Photo: Duane Daws

Photo: Duane Daws

Capital expenditure by major State-owned companies (SoCs) is projected to reach R381.9-billion over the next three years, with investments by Eskom, Transnet and the South African National Roads Agency accounting for 90% this amount.

This projected spend formed part of the R847-billion government expected to spend on infrastructure over the next three years.

In delivering on their infrastructure commitments, SoCs improved their performance, spending R109.9-billion, or 79.9%, of a budgeted R137.6-billion in 2012/13, compared with R92.7-billion, or 70%, of a budgeted R131.7-billion in 2011/12.

“Underspending was mainly the result of contractors not meeting targeted delivery schedules, labour unrest, poor weather, material shortages and engineering delays,” National Treasury outlined in the 2014 Budget Review document on Wednesday.

Eskom and Transnet spent a combined R8-billion over the 2012/13 period, bringing SoCs’ total spend over the last three years to R284.3-billion.

Eskom’s infrastructure figures had been revised downwards over the medium term, however, owing to lower projected revenue.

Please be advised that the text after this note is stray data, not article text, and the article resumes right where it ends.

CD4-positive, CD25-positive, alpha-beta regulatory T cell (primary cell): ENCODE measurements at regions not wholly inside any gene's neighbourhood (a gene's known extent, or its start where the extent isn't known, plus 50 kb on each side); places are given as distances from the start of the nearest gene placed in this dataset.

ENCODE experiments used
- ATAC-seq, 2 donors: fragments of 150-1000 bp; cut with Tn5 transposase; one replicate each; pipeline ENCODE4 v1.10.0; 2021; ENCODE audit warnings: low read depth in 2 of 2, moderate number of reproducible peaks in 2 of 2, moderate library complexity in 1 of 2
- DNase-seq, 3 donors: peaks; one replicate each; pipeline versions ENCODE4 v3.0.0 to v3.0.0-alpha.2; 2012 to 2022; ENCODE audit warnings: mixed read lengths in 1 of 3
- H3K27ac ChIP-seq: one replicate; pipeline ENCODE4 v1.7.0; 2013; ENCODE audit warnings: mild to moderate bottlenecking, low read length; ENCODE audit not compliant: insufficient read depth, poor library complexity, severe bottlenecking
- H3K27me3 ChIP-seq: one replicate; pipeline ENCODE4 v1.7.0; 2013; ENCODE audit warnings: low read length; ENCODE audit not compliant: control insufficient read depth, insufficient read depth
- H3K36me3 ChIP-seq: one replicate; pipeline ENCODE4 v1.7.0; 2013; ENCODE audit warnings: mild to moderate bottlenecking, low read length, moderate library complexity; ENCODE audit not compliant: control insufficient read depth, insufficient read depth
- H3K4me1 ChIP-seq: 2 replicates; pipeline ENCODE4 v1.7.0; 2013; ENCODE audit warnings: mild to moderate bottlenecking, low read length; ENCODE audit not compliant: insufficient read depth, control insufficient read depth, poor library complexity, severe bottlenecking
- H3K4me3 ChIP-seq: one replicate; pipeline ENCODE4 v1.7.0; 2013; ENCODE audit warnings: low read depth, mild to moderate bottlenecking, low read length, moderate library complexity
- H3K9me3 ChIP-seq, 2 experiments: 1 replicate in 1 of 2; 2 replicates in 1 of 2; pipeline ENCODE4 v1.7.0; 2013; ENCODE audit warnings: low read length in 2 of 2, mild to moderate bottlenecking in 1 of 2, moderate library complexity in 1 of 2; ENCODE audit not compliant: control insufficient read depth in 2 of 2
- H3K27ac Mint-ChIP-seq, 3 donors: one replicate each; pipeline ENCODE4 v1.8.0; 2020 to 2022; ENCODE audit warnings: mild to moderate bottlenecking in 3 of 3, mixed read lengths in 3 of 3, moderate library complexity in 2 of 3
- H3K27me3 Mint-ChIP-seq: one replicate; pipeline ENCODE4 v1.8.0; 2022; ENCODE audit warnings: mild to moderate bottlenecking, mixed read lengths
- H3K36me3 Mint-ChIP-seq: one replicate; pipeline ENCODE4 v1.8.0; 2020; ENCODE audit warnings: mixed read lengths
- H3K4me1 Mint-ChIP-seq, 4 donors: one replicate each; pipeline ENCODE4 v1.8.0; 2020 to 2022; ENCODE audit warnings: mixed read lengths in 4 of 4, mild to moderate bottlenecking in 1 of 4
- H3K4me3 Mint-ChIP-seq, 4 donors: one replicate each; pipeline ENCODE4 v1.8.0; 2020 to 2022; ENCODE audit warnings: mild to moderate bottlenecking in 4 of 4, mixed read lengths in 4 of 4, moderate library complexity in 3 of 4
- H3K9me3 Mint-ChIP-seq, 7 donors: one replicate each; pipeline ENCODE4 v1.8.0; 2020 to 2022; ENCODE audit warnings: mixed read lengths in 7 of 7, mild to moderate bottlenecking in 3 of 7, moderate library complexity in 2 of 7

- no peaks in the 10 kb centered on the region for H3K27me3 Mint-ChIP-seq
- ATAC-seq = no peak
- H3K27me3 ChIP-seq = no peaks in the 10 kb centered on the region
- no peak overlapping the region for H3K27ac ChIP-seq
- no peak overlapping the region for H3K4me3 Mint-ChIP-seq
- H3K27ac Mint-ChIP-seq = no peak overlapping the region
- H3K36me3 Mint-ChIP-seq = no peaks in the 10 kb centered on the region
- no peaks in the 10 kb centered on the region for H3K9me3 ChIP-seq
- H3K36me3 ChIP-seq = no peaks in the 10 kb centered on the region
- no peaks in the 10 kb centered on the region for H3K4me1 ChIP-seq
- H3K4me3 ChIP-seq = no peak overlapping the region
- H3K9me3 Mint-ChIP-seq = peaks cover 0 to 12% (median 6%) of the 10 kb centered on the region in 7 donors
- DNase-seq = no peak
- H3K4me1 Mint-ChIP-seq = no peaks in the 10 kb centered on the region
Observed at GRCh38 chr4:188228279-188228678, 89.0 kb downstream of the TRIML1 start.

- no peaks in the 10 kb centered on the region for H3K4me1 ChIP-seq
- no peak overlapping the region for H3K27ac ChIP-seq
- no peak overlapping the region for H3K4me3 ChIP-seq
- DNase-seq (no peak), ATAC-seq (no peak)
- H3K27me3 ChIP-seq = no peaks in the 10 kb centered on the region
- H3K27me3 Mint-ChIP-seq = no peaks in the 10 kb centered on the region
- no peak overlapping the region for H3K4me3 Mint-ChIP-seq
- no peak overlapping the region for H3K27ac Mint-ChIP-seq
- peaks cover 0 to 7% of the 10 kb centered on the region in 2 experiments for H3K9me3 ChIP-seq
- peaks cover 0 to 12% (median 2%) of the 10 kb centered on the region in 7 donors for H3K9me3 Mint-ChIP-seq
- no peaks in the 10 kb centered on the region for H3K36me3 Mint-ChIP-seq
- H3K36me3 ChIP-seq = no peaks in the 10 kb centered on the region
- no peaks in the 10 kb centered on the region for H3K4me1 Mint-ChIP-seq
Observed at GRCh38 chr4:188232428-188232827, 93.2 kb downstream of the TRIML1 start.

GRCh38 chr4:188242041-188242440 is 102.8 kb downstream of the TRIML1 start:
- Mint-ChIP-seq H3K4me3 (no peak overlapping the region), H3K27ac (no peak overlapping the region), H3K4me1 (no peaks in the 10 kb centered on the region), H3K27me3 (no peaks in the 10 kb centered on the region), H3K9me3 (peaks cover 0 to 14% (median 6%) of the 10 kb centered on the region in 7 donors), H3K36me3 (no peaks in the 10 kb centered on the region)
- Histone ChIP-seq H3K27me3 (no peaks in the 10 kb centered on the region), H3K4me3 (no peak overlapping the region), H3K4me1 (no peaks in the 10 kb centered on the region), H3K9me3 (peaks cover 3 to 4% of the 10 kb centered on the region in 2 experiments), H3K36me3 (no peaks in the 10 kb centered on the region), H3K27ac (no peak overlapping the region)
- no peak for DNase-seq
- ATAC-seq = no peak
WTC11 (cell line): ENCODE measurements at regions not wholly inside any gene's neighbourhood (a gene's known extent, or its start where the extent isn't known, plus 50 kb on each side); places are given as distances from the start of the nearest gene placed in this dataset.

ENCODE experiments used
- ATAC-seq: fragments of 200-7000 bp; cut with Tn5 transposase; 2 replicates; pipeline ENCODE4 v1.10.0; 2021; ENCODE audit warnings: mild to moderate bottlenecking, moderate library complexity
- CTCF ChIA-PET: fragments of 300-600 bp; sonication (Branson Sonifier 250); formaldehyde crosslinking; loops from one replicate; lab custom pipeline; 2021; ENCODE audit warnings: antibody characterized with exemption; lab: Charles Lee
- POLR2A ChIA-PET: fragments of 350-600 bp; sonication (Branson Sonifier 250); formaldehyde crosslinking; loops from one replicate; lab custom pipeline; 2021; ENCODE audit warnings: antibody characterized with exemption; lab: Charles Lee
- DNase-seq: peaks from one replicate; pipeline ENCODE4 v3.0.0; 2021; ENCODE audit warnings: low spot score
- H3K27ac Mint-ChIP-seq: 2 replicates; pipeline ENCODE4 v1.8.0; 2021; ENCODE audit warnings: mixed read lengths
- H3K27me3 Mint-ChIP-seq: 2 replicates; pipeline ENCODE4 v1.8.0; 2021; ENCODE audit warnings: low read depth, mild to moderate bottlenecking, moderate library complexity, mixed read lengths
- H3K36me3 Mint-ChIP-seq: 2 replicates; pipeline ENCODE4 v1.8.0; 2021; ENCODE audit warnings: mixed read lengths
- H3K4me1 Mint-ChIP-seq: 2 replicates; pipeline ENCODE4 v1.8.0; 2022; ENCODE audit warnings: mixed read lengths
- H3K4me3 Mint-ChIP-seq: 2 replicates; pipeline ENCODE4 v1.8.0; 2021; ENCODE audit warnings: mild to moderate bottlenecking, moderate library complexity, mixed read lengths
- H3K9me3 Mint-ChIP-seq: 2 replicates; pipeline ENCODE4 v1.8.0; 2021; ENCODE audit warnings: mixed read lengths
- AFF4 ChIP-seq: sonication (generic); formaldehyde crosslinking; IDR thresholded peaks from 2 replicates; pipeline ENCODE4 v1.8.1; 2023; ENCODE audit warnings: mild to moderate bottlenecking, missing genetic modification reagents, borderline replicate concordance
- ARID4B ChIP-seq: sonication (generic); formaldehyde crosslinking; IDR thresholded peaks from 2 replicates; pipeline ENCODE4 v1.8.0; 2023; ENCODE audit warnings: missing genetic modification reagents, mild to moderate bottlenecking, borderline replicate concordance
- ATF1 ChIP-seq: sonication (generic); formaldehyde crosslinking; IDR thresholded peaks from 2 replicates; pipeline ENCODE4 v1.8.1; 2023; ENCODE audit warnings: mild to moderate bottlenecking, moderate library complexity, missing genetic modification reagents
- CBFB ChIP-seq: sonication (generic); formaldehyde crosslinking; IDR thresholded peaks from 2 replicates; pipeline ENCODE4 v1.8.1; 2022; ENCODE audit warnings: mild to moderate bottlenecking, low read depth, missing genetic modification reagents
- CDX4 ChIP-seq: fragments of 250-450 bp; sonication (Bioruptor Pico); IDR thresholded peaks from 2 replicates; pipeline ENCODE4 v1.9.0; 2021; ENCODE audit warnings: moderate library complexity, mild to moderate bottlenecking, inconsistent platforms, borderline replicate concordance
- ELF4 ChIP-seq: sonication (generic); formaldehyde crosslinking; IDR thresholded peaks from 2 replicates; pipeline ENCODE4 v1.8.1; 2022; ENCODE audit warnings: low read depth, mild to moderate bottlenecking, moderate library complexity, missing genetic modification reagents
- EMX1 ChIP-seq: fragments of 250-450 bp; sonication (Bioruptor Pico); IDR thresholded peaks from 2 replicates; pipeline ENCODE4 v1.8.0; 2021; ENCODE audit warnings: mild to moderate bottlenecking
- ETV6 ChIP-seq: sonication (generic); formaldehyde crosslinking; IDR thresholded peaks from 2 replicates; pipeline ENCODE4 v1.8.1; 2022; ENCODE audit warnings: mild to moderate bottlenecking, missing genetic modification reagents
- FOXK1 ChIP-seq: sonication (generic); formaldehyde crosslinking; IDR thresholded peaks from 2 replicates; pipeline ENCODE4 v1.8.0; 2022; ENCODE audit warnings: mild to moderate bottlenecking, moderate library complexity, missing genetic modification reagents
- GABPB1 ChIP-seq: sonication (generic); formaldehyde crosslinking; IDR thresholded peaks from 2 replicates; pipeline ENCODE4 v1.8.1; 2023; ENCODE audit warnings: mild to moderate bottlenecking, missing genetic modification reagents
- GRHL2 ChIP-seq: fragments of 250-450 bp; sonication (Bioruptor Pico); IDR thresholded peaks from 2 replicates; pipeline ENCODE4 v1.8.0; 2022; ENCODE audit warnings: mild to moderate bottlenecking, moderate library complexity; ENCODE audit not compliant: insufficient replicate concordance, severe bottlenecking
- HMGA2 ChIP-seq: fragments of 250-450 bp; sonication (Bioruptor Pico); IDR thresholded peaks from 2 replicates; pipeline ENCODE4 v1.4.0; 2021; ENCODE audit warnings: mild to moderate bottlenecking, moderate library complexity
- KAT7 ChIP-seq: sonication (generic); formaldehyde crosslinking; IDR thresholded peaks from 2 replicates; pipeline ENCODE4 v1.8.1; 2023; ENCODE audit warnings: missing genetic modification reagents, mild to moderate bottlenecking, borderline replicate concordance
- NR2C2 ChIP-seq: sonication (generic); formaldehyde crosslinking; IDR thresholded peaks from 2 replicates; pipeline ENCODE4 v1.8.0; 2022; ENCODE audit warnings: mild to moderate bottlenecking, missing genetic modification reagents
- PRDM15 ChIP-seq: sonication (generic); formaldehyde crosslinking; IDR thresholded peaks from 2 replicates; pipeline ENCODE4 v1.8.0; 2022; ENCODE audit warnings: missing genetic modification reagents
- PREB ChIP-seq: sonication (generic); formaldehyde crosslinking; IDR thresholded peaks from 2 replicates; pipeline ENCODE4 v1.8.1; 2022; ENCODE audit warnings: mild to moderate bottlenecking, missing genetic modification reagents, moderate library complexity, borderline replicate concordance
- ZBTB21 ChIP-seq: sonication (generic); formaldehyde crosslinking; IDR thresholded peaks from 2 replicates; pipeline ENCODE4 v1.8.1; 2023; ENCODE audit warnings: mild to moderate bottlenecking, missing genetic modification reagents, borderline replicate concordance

Infrastructure investments had led to a steady increase in the asset base of SoCs, from R450.1-billion in 2008/09 to R793.9-billion at the end of 2012/13.

The net asset value of State-owned firms also increased to R252.2-billion over the period, with Eskom and Transnet accounting for 77% of this amount.

“However, in 2012/13, these companies’ average return on equity slowed to 4%, down from 7.6% in the prior year, mainly owing to lower earnings and higher operational costs at Eskom,” stated the review.

FUNDING PLANS

Over the next three years, 61.6%, or R235.3-billion, of funding required for infrastructure development by SoCs was expected to be raised in debt markets, with the remainder coming from internally generated cash.

Again, Eskom and Transnet would account for the bulk of these borrowings.

In 2014/15, an estimated 67.3% of borrowing by State-owned enterprises would be sourced in the local market.

“To reduce borrowing costs and ease pressure on the domestic market, State-owned companies are encouraged to pursue funding opportunities with multilateral agencies that offer them favourable funding terms and conditions,” noted Treasury.